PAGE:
This paper traces the name “Colbrond” to the chivalric romance “Guy of Warwick” and compares his description with grotesque descriptions like those in “The Wedding of Sir Gawain and Dame Ragnell” and to other features common in chivalric romances. It concludes by interpreting the use of his figure in making Lord B’s realization of virtue plausible and thereby worthy of Pamela.
philosophy and literature in comparative perspective; early Chinese thought and contemporary Chinese fiction; medical humanities; modern and traditional Chinese literature, literature and medicine, comparative literature (Chinese, French, Russian, Japanese, and North American), literary theory, theories of narrative; East Asian humanities; poetry; ecocriticism; nineteenth-, twentieth- and twenty-first-century Russian literature.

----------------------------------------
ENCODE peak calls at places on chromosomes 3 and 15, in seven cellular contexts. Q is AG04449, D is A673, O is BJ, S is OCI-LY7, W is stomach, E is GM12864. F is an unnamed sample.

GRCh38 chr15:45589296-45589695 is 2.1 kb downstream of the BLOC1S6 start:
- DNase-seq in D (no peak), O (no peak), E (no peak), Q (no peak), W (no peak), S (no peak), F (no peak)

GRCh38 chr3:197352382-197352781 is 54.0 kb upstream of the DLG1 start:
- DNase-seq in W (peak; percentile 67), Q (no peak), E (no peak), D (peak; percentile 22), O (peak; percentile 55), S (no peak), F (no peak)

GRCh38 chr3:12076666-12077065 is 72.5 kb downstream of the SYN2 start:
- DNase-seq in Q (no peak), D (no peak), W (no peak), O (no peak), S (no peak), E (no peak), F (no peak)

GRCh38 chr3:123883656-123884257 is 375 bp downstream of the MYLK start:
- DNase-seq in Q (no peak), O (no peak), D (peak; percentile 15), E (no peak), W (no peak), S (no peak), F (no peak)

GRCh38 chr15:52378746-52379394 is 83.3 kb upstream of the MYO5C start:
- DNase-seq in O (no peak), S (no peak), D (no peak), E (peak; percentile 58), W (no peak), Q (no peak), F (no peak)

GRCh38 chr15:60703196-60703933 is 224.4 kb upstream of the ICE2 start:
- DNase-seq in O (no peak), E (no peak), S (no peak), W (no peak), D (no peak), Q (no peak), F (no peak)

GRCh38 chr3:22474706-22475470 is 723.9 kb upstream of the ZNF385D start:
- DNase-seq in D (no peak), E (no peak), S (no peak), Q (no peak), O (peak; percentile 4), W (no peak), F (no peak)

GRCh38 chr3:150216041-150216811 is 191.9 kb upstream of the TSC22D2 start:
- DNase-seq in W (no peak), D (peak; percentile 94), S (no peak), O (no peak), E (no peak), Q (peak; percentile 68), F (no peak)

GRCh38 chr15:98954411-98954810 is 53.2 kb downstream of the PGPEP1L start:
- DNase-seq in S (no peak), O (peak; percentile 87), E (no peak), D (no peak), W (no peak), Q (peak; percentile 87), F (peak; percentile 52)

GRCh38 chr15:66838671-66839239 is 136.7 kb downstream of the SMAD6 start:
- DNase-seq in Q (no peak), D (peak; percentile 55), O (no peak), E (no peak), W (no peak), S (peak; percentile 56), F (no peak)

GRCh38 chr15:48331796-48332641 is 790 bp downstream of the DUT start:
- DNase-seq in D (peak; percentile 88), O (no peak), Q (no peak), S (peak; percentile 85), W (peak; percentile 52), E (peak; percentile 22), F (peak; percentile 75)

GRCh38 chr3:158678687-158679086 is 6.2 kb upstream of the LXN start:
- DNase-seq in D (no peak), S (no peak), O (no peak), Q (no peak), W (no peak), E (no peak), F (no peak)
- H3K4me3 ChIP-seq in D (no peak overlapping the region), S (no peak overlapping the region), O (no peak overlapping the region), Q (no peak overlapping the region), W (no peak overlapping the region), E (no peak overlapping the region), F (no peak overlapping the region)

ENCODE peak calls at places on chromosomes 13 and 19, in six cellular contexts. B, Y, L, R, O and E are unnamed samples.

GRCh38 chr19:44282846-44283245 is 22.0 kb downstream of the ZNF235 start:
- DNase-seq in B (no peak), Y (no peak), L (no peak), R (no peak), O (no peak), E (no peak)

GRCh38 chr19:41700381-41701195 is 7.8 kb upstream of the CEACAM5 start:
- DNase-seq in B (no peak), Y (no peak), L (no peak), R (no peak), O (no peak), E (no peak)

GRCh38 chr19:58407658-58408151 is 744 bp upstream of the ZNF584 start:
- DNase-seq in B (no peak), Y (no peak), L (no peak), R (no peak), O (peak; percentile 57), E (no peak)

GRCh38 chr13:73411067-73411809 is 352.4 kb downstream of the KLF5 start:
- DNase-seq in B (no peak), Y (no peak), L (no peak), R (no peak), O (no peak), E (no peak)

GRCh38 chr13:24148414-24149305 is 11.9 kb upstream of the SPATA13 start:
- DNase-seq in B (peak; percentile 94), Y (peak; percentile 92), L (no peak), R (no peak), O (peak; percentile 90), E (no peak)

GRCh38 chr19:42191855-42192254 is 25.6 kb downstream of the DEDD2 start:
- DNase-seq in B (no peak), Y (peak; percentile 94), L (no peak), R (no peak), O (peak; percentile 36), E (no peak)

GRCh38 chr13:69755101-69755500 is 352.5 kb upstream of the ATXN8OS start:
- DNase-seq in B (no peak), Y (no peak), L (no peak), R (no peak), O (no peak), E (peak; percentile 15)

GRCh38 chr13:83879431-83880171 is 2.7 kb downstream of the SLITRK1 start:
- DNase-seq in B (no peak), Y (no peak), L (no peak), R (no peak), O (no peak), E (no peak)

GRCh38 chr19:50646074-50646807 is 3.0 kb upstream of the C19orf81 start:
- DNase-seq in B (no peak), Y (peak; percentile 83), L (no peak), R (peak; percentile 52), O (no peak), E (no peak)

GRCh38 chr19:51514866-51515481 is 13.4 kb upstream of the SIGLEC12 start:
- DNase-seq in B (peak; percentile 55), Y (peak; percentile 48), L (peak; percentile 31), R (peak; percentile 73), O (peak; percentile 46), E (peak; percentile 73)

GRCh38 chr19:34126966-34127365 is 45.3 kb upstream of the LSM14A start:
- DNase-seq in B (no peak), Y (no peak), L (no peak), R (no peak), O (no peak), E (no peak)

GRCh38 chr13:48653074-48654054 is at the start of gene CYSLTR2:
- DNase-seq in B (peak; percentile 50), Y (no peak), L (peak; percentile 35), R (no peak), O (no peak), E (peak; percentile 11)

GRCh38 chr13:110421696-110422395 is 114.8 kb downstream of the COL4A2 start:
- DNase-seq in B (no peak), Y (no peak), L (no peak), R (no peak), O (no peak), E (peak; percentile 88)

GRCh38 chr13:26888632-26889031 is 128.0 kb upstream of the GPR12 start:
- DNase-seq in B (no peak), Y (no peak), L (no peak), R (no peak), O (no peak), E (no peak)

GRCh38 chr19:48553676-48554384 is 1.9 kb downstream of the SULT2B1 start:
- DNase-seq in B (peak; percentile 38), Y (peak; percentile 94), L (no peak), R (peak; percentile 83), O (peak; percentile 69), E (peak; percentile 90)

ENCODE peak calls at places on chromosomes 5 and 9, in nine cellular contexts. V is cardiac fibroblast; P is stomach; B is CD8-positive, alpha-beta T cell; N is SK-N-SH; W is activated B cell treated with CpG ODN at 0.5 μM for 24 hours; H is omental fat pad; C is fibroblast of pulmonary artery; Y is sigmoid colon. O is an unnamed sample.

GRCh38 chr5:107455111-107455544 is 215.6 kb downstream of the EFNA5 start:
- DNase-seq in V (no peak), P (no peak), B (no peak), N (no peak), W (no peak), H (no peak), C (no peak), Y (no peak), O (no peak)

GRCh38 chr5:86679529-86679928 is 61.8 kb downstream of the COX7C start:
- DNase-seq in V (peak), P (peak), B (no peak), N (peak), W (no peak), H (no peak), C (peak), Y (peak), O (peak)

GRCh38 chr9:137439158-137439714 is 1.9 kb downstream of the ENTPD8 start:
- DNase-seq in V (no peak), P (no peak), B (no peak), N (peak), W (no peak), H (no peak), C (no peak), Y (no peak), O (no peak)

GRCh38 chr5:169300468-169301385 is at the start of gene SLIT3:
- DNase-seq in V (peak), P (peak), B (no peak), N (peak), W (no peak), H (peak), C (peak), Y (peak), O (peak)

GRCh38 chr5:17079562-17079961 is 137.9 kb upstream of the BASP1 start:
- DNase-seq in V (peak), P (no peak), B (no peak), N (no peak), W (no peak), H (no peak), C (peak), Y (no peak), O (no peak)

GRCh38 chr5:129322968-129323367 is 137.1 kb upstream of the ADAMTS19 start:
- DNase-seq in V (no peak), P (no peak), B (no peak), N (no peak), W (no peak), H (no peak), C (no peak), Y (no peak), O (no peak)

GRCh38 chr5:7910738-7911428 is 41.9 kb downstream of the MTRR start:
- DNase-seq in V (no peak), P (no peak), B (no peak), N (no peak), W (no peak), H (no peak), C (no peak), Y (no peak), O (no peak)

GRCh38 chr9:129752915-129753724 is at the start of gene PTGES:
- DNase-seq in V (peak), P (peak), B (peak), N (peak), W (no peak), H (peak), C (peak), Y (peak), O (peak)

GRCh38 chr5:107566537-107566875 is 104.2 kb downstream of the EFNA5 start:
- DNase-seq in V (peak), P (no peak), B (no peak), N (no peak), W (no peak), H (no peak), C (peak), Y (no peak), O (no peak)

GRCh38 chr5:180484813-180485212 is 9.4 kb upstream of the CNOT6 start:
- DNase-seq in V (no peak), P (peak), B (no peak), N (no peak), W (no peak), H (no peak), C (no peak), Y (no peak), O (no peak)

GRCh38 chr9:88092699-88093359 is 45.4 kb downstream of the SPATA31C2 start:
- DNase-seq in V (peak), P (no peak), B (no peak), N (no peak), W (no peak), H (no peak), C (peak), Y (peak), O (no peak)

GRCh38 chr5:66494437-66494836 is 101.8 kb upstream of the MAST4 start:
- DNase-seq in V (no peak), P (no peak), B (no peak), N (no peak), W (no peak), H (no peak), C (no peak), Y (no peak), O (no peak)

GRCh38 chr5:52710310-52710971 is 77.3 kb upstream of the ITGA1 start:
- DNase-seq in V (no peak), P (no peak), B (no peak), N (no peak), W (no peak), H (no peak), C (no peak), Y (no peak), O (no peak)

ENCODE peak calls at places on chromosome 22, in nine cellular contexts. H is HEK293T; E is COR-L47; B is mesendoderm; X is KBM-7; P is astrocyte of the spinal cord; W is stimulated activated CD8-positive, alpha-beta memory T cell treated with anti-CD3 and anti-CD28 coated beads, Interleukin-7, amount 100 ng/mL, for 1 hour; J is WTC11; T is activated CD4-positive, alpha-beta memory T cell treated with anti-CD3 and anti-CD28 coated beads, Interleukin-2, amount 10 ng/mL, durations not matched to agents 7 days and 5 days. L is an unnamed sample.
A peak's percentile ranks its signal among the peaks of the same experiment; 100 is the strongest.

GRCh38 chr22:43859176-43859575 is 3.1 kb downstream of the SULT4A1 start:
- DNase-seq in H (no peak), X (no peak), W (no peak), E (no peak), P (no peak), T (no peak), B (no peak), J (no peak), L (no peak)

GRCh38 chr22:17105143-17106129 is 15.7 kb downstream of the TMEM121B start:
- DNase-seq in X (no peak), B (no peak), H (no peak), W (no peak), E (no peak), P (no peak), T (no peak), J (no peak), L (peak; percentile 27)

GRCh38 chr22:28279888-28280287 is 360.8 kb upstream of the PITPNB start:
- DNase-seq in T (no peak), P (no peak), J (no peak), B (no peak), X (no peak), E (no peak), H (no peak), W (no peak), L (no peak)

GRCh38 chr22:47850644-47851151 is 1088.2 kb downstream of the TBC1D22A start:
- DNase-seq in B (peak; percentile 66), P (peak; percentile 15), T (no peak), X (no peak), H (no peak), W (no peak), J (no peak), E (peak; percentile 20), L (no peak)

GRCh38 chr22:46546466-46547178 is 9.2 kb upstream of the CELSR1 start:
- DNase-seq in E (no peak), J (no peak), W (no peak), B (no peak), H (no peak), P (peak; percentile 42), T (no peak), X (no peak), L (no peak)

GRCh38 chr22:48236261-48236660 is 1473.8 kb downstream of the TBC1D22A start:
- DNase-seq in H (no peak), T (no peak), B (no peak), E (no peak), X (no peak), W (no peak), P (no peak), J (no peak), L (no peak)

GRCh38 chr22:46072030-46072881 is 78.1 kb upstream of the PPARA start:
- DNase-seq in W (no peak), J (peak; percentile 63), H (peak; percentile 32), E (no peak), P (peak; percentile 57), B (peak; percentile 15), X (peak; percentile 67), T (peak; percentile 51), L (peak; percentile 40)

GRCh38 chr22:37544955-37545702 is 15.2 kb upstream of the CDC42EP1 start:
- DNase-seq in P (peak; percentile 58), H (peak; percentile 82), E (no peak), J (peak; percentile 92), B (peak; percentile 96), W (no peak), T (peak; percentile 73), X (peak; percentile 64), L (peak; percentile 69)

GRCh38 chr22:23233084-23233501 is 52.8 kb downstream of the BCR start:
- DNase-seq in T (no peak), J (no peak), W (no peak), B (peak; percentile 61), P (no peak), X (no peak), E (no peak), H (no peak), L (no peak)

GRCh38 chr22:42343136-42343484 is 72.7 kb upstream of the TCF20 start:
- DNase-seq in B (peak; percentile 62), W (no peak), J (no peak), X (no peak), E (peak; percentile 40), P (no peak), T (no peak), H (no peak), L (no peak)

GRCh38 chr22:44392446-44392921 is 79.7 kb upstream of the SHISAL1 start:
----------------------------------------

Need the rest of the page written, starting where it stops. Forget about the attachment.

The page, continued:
Review of the opening season of the Sam Wanamaker playhouse, London – The Knight of the Burning Pestle and The Duchess of Malfi
An examination of the cyborg potential of wearable technology as located in dress-body-technology assemblages and a call for public humanities work, such as Fashioning Circuits, that extends the Quantified Self to think instead about the Quantified Other or the Quantified Self-in-kinship.